What Does the Future of Entrepreneurship Hold? Recognizing Opportunity and Doing Something About It

Any major event with substantial economic impact and unprecedented shifts in market expectations naturally accelerates change—but a “major event” may be an understatement when history looks back on the global COVID-19 pandemic that has gripped the U.S. and the world since early 2020. Not only is the pandemic causing serious health issues and dramatic loss of life, but its economic impact has been devastating for so many.

However, despite lockdowns, business closures, job losses, supply shortages and other events that directly impacted companies of every shape and size, there also came opportunities that are almost certain to remain a lasting part of the way things operate as we start to recover from the pandemic. Remote interaction (RI), artificial intelligence (AI), big data, a dramatic increase in e-commerce, a rise in entrepreneurial intensity, the re-analyzation of workplace culture—and even drones delivering to the front door—are just some of the things that are likely to be permanent in the new normal.

To get a greater picture of what to really expect, we asked the experts—members of the faculty from each of the nine undergraduate business majors at the Whitman School— to share their insights into the future of the post-pandemic business landscape.

“While everyone agrees that we would all have been better off had the pandemic never arrived, history tells us that the great dislocation brought on by the COVID recession will deliver hardships to many, yet opportunities to others,” says Professor of Entrepreneurial Practice Ken Walsleben ’83 (MAX).

Multiple studies have shown that entrepreneurial intensity has typically soared during periods of economic turbulence, and, having lived through what is arguably one of the most turbulent times in global history, this will probably be no exception.

While many innovative business ideas have and will continue to evolve from the pandemic, there is a catch. “The question lies in who will not only recognize an opportunity but actually do something about it,” Walsleben says.

Companies that existed before the pandemic—like Zoom, Netflix, Instacart and Amazon—certainly caused a seismic shift in how consumers made purchases, as they leveraged the need to keep people and businesses moving forward during difficult times. But, is this a permanent change? That remains to be seen, according to Walsleben, but it is likely. The turbulence caused by the pandemic, as well as the efforts needed to recover from it, will no doubt spike the formation of new businesses in many sectors, including those yet to be imagined. Walsleben also anticipates that millions of Americans who have faced unemployment or underemployment during the pandemic will “finally choose to scratch the entrepreneurial itch they’ve harbored,” while others will opt for self-employment or some form of gig work. This, in turn, may advance the use of temporary or fractional workers in the white-collar service sector.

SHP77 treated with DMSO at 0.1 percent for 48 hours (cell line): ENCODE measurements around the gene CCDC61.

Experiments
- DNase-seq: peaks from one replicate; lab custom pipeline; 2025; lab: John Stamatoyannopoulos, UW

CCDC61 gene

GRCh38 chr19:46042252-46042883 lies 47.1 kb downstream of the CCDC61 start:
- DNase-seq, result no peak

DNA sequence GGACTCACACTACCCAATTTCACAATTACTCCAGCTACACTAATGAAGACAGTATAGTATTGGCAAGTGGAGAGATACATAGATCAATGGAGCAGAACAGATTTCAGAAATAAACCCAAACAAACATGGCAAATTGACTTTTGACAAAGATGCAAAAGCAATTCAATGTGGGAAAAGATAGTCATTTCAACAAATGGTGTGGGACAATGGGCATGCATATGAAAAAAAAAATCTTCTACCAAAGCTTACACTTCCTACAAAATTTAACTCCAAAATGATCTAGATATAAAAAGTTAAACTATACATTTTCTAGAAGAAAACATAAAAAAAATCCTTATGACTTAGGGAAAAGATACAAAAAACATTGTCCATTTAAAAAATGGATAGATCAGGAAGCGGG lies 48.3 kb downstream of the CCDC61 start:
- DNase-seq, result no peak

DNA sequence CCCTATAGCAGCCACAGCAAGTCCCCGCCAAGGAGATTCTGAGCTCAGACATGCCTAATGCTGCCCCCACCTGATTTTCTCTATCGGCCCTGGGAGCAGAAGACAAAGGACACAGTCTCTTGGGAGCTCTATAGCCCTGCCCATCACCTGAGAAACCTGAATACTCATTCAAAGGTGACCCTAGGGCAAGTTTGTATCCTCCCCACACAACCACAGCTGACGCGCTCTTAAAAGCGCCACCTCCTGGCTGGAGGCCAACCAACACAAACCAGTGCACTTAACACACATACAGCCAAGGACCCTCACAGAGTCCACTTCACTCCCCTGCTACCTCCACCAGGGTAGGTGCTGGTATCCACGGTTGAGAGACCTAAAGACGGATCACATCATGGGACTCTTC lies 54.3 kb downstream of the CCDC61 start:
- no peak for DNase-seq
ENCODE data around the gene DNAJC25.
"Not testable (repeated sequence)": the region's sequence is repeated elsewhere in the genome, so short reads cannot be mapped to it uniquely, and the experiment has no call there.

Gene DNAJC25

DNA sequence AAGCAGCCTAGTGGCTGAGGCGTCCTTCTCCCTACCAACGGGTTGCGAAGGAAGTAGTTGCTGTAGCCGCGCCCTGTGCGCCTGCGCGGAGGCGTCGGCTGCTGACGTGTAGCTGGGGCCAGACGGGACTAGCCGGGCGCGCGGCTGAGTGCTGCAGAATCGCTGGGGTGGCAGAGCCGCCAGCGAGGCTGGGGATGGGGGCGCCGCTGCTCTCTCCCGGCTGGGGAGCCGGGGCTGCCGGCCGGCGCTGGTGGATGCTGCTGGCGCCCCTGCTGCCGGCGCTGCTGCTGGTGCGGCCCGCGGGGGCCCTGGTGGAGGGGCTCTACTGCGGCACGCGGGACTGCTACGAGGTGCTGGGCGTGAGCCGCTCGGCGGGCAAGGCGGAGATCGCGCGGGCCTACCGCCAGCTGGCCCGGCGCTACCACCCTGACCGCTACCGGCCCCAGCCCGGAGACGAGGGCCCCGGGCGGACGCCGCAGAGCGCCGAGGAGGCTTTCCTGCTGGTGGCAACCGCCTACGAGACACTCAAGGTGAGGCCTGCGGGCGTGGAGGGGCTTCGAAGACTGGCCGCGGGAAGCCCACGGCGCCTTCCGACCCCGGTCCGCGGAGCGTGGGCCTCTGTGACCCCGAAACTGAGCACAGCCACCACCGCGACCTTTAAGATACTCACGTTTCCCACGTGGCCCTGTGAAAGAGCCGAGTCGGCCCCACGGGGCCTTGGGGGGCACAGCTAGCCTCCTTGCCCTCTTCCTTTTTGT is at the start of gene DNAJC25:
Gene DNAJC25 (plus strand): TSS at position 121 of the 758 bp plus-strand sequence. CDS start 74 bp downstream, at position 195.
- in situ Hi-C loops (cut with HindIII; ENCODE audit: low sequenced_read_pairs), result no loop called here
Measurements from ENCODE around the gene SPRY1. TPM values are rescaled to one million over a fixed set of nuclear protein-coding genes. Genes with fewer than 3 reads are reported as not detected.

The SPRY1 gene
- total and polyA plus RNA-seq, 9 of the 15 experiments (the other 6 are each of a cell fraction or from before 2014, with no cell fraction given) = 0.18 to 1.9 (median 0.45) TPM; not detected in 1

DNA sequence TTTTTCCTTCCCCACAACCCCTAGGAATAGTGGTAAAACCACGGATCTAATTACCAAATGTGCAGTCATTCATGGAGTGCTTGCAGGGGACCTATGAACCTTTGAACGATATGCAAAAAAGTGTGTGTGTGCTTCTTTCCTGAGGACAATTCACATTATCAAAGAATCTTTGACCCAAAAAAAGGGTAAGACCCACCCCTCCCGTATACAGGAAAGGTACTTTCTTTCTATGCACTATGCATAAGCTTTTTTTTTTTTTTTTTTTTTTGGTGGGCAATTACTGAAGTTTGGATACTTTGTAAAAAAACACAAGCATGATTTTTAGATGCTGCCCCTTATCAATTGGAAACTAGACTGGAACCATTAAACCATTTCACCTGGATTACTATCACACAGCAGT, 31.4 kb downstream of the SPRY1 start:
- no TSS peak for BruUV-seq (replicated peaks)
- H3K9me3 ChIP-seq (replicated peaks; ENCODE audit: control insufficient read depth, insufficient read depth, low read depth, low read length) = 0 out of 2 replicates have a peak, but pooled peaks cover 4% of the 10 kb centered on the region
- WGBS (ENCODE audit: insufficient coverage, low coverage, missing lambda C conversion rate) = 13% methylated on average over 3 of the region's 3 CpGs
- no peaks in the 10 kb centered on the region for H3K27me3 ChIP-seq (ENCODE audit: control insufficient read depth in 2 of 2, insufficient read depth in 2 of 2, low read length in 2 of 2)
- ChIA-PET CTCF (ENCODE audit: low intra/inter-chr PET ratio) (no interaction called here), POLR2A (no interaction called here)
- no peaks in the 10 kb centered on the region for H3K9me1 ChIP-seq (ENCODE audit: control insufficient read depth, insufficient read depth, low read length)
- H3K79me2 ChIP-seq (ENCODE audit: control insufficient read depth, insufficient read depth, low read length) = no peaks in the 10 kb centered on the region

Entrepreneurial intensity is almost certain to rise, at least in the short term, but how long that will last and what will be seen as permanent change remains uncertain. “Only with the benefit of hindsight will we be able to know exactly how significant this predicted entrepreneurial boom will be,” Walsleben adds.

Scott Klein Weighs in on Post-COVID Environment

Whitman Advisory Council member Scott Klein ’79, president and CEO of LanguageLine Solutions, sees the best of a post-COVID-19 environment as one “no longer undermined by a failure of imagination.”

Despite warnings, he says, the majority of private companies did not proactively create pandemic plans, even while COVID-19 was raging in China. As a result, many companies were “caught flat-footed” when they were forced to switch to a work-from-home model.

Klein’s company created such a plan back in 2014, and, as a result experienced zero downtime when it moved more than 14,000 employees to remote work in March 2020.

“I’ve been fond of calling this past year our finest hour, but, in reality, our finest hour may have occurred seven years ago when we had the wisdom to put a plan in place,” he explains. “A key part of a business’s valuation will be its preparation for the unexpected and its ability to adjust to the next normal.”

Klein also notes that clients have developed a greater level of comfort with virtual meetings, which he anticipates will reduce travel significantly.

“The days of account executives spending half their year on the road are gone,” he says. “This will make everyone more productive, saving time and money while exacting less of a physical toll on our people. The past year has forced us to become an even more flexible, results-oriented business with a much-decreased physical and environmental impact. We expect that this will be the complexion of successful modern business going forward.”

While the history books are not quite yet closed on the pandemic, there are many glimmers of hope and the certainty of change on the horizon. Those who intend to succeed in a post-COVID-19 business landscape will need to plan, adapt, accept and learn from both the painful and the productive lessons they’ve witnessed—all while being open to innovation, entrepreneurial intensity, data-driven decisions and the resiliency needed to continue to thrive.